Spotify Studios and Unedited announce the launch of the Sounds of Black Britain podcast hosted by British broadcaster, host and cultural curator Julie Adenuga. Launching on August 26 with the first two episodes, the podcast is a partnership with social enterprise, The Black Curriculum, which was born from first hand experiences in British formal education, through the effects of systematic disenfranchisement through the exclusion of Black pupils and Black British history.
The brand-new podcast, which will see new episodes landing every Friday, has been launched to help challenge the Eurocentricity of the school curriculum at a nationwide level, hoping to make Black British history accessible to everyone at all ages. It also seeks to empower young people in the UK with a sense of belonging and identity.
The first season features ten episodes and will dive deep into the musical history of Black Britain, looking at how music has been an instrumental resource in educating and bringing Black music into the mainstream. The first episode sees host Julie explore the Sounds of Carnival: Notting Hill and beyond, exploring the fusions of sounds and cultures which painted the Caribbean street parties and parades of the 60s and 70s.
Upcoming episodes will cover a plethora of different musical genres including the Soul, Funk and Jazz movement, how Afro-swing made waves in the UK, the art of storytelling through Rap music, and will also spotlight several women who have contributed to Black British music throughout history. The episode finale will cover off racial politics: from the estate to the dancefloor, and how Black music nights are policed in a UK backdrop compared to how other genres of music nights were policed.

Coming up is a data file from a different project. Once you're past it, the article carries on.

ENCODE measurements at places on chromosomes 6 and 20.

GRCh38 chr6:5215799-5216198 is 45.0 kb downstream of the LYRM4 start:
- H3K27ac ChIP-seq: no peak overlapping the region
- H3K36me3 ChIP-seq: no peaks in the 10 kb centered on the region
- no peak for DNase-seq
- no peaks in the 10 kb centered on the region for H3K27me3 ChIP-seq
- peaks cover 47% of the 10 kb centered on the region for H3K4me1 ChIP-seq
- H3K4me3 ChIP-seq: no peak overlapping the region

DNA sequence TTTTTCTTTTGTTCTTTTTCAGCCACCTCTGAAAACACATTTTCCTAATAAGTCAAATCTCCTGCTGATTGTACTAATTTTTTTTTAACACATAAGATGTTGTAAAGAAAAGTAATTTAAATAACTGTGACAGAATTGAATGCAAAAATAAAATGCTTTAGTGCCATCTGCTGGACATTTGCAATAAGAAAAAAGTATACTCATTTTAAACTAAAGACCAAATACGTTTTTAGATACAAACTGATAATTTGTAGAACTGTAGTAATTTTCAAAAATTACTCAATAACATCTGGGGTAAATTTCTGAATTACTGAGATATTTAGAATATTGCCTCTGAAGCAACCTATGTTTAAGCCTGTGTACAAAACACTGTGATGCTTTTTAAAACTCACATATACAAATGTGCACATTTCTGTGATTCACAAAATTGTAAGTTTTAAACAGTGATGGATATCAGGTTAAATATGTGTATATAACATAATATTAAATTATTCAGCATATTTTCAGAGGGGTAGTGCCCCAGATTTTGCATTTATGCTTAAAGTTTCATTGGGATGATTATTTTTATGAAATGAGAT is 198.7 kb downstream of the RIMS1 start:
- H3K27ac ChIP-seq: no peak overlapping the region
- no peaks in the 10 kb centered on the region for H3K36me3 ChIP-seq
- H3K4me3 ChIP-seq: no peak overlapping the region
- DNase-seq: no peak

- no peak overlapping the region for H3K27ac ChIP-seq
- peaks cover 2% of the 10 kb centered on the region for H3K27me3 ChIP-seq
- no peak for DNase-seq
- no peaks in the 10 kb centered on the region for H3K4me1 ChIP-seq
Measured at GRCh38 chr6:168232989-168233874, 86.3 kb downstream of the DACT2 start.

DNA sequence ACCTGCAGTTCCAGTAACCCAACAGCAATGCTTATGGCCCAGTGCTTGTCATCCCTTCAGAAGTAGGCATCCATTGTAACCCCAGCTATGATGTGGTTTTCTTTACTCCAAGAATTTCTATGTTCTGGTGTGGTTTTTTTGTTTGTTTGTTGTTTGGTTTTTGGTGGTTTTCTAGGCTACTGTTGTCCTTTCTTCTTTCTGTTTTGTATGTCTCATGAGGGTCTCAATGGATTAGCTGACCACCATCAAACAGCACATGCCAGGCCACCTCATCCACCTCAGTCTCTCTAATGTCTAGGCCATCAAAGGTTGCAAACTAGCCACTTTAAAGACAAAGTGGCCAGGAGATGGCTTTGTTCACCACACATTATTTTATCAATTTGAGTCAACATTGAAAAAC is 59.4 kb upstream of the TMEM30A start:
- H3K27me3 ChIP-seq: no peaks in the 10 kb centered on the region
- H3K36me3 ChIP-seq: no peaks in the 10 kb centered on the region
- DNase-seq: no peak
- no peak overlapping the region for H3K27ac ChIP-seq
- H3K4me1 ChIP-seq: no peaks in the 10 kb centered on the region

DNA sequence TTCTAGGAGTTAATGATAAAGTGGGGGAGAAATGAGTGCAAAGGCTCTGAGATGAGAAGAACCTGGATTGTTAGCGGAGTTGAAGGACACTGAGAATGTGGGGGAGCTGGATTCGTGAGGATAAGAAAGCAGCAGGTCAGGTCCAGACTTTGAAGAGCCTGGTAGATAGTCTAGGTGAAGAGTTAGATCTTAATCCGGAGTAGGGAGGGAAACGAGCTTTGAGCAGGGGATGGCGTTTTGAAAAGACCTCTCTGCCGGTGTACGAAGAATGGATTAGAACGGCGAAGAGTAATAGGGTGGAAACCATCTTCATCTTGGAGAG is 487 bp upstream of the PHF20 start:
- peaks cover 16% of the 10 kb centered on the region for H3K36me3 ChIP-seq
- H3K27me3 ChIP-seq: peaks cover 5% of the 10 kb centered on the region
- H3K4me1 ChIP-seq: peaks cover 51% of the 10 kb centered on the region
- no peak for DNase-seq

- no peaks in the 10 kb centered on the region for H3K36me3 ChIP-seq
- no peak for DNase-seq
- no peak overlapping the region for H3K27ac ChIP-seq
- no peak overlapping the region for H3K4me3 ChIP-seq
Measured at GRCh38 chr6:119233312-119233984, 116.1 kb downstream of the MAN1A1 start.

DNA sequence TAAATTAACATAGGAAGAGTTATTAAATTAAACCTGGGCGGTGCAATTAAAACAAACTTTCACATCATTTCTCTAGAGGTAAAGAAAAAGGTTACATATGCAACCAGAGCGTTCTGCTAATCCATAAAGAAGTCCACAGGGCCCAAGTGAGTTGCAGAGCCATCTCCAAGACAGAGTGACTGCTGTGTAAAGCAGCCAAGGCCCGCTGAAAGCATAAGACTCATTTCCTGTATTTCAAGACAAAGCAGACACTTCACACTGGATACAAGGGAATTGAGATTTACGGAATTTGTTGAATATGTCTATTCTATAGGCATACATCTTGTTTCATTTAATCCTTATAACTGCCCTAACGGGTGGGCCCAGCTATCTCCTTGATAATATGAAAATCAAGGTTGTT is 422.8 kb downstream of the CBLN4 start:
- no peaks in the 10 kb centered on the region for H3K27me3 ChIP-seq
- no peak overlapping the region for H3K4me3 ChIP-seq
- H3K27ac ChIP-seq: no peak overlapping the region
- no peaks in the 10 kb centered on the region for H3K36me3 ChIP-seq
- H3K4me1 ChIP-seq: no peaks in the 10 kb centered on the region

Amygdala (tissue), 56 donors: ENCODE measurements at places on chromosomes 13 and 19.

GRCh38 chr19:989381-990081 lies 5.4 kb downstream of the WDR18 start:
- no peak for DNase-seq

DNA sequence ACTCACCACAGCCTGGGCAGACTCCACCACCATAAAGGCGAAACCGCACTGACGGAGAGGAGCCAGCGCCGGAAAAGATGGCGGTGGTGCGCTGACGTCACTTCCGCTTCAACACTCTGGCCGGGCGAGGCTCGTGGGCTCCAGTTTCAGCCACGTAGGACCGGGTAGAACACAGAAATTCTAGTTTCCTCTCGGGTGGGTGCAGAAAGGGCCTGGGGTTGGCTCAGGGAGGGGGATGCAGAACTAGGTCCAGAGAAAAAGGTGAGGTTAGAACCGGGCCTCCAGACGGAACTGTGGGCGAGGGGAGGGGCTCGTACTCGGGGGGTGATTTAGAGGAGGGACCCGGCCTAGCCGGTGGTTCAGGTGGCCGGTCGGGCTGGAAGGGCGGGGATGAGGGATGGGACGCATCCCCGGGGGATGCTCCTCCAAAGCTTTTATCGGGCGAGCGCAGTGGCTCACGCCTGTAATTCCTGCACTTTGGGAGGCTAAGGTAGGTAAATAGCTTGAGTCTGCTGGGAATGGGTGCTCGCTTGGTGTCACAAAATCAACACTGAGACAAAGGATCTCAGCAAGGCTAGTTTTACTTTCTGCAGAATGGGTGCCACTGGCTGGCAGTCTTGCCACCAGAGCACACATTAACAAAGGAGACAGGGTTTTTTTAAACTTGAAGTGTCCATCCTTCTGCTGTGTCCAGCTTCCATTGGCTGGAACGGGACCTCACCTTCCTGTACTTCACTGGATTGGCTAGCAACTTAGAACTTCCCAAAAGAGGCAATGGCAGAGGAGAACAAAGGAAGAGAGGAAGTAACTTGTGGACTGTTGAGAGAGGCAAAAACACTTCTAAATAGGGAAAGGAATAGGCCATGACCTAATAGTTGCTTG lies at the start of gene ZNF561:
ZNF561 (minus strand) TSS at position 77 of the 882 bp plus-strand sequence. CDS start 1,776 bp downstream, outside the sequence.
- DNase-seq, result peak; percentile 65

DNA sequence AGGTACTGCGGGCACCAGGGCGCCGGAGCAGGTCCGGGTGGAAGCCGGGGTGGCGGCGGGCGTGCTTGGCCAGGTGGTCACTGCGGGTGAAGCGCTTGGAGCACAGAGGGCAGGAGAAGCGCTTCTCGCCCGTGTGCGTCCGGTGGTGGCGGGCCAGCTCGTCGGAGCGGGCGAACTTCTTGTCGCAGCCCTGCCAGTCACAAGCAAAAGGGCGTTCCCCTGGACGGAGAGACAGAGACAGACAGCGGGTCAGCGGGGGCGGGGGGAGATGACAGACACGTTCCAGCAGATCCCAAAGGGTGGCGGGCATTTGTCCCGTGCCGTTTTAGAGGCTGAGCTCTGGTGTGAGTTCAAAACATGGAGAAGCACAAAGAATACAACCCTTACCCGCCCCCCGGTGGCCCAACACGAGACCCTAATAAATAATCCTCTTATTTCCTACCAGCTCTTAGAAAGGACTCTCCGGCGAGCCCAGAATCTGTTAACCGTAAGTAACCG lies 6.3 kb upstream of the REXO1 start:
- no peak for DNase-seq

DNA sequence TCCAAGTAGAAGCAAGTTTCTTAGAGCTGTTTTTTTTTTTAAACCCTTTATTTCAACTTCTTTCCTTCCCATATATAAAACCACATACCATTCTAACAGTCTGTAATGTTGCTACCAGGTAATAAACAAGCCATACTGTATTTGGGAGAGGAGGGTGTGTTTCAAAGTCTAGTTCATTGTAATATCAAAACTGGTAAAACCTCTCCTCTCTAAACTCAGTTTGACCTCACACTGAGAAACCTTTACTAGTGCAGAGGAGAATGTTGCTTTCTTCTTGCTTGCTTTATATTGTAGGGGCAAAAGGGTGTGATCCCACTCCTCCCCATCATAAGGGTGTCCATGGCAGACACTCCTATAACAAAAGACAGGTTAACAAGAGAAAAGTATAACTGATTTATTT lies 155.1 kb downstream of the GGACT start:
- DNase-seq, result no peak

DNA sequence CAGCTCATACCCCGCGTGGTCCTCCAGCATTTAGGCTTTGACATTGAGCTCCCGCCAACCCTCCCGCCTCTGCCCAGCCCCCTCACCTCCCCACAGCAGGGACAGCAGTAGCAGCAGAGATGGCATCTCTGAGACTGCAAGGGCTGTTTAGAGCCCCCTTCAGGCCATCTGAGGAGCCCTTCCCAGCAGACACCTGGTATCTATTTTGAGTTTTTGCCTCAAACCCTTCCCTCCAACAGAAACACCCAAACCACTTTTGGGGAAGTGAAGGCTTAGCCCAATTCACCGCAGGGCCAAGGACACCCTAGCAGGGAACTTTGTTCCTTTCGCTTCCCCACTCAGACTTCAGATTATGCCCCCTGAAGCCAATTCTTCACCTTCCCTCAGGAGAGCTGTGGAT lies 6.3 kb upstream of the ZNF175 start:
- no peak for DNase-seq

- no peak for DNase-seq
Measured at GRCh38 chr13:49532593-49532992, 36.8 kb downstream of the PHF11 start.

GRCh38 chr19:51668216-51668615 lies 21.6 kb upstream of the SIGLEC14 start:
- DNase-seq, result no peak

Host of ‘Sounds of Black Britain’ podcast, Julie Adenuga, comments: ‘Working with the team on this podcast has been such an incredible experience. The work that The Black Curriculum is doing for the British education system is incredibly important, and this podcast is another step toward raising awareness about our history. I’ve learned so much on this journey and I’m so proud of the legacy that Black British music holds’.
Be sure to check out this important podcast today and every Friday for a new episode.